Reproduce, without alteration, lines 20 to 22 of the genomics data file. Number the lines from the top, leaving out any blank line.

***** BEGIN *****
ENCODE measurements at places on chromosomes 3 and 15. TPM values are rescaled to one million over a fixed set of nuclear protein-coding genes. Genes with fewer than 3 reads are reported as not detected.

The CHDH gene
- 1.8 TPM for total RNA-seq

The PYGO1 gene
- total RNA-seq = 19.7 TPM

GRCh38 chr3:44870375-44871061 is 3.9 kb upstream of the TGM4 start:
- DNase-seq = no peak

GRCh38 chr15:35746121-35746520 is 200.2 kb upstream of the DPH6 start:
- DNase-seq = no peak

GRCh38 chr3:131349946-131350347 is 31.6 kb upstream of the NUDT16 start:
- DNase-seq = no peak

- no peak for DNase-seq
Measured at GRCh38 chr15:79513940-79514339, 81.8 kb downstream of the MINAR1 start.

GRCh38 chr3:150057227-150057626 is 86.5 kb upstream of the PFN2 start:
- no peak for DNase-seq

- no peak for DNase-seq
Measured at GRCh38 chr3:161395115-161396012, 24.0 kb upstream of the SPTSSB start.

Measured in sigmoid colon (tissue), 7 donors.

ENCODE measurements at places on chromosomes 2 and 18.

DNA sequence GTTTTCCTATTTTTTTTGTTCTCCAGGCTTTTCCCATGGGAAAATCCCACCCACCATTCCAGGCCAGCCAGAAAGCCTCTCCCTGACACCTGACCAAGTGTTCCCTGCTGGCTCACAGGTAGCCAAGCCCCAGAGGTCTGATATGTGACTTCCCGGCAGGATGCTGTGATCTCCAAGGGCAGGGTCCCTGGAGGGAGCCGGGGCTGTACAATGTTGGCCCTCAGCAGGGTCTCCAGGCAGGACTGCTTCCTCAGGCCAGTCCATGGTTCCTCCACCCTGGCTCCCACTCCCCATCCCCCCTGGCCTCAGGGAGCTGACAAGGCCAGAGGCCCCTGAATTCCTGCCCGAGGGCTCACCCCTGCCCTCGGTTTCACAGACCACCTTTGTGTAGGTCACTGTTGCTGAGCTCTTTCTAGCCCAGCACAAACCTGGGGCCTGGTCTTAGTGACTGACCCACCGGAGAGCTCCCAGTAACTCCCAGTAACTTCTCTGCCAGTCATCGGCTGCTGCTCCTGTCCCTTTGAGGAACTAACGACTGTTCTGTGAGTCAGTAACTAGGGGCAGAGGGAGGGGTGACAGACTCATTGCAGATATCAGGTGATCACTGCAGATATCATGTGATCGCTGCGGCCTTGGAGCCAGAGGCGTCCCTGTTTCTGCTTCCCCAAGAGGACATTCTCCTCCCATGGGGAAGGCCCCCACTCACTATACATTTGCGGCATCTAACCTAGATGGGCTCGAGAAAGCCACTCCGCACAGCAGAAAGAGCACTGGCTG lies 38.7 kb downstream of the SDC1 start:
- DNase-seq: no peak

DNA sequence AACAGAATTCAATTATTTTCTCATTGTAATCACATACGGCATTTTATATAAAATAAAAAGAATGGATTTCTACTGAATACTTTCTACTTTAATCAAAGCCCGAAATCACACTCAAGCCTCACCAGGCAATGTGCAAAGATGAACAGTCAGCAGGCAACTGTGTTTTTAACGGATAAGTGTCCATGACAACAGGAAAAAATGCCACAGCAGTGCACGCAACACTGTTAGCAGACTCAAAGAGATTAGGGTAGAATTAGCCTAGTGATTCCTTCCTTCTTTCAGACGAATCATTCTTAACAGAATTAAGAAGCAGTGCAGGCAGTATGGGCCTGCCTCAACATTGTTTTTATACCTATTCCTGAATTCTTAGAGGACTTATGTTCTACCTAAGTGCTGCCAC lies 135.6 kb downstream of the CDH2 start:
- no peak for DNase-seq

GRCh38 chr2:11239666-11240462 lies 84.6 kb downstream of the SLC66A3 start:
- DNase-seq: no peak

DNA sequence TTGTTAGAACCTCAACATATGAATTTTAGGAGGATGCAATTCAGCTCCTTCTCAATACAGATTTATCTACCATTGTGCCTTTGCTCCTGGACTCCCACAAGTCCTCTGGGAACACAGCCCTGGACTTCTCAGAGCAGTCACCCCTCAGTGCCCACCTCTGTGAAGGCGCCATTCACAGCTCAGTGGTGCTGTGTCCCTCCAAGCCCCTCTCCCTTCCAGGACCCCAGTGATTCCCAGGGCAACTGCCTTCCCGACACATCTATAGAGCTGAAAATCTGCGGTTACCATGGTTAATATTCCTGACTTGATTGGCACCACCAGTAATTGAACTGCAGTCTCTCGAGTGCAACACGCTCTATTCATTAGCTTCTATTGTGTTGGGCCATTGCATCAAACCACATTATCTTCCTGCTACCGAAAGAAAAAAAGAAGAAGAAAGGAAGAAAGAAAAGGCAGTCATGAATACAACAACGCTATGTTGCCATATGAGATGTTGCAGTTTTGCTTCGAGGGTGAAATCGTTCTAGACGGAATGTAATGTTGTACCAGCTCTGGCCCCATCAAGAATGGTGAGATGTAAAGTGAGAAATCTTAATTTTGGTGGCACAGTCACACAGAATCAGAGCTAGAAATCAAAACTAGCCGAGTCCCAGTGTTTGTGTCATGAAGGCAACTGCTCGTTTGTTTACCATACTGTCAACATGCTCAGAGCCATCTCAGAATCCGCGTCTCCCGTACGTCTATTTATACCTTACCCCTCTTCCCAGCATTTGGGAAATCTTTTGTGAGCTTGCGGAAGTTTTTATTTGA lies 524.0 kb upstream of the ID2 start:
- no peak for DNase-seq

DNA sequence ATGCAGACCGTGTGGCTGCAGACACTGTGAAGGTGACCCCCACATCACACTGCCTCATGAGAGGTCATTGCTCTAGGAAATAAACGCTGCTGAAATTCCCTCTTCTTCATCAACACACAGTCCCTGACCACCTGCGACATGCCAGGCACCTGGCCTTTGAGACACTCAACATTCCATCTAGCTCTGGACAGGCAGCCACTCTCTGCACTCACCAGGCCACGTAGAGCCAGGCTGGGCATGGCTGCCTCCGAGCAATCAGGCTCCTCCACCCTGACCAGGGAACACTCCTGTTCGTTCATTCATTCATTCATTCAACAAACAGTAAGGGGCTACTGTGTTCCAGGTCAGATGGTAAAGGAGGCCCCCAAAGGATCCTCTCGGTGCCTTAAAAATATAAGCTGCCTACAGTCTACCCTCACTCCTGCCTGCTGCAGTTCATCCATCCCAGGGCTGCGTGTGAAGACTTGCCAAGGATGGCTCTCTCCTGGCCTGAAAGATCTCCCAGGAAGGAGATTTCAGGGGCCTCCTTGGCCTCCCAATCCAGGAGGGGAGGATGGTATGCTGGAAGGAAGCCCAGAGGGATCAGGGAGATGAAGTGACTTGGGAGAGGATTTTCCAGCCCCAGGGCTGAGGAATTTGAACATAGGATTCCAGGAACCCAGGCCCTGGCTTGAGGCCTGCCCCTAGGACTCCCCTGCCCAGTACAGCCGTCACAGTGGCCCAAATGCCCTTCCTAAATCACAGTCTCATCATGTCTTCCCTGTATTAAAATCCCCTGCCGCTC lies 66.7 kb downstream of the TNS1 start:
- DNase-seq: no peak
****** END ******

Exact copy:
DNA sequence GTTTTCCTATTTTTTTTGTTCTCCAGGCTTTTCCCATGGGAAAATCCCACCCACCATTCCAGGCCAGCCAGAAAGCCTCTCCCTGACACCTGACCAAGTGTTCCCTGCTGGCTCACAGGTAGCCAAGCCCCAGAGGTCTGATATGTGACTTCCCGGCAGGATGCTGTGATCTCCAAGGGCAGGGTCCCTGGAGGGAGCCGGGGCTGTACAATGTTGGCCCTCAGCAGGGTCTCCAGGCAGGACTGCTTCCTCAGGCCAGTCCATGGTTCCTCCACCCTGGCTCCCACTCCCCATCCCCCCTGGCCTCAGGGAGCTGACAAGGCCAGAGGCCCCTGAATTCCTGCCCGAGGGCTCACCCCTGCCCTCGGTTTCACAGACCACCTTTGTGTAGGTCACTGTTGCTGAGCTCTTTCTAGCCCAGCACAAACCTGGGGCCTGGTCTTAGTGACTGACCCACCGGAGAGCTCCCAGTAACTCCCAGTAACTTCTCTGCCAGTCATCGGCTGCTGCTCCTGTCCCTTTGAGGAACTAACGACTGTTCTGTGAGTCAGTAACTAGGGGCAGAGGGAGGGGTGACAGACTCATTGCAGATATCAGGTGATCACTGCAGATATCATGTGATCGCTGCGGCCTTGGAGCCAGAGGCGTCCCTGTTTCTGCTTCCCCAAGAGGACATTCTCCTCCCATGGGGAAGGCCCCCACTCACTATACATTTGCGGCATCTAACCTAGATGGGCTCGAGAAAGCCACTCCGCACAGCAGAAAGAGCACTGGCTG lies 38.7 kb downstream of the SDC1 start:
- DNase-seq: no peak

DNA sequence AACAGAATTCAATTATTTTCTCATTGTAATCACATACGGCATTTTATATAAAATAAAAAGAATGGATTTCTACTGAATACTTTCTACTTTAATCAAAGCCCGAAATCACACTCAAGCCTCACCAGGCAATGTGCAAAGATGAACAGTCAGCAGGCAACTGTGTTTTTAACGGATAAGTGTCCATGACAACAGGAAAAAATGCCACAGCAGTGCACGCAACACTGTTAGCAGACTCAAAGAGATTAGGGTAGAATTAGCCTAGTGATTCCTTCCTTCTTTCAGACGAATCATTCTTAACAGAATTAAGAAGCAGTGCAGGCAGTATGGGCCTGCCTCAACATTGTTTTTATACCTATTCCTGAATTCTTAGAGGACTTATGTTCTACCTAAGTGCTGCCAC lies 135.6 kb downstream of the CDH2 start: